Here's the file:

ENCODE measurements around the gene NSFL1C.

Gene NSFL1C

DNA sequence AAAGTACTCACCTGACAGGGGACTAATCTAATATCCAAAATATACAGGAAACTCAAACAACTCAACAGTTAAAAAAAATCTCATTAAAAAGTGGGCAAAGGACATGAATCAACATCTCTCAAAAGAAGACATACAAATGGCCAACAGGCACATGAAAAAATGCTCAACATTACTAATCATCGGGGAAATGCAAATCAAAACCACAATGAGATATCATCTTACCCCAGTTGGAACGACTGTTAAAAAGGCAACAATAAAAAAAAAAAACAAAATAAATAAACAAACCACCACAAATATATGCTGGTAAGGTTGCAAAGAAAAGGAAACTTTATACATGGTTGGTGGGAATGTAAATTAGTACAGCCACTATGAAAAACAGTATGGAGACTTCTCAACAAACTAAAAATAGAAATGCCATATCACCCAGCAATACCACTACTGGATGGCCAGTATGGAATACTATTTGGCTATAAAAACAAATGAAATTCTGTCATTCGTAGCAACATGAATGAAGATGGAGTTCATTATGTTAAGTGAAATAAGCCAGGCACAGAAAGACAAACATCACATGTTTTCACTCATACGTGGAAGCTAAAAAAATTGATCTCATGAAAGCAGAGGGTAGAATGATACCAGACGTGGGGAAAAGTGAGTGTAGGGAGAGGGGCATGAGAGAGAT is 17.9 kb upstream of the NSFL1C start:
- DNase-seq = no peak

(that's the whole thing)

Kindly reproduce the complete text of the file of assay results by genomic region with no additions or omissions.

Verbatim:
ENCODE measurements around the gene NSFL1C.

Gene NSFL1C

DNA sequence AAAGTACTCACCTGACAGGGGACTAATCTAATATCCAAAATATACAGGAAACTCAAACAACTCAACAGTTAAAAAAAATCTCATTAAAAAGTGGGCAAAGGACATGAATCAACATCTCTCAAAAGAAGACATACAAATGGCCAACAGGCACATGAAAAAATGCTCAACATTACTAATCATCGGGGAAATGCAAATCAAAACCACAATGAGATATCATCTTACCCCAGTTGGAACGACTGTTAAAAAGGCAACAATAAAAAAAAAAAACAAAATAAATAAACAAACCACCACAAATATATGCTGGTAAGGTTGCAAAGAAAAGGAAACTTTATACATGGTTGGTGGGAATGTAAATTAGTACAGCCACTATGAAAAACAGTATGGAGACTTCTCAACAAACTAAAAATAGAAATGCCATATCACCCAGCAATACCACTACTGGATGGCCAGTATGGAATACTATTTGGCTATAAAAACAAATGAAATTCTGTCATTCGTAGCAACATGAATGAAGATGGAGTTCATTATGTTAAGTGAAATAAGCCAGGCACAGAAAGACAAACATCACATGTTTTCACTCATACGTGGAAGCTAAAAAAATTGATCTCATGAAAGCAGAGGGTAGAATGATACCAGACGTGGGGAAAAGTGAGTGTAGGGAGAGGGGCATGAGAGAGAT is 17.9 kb upstream of the NSFL1C start:
- DNase-seq = no peak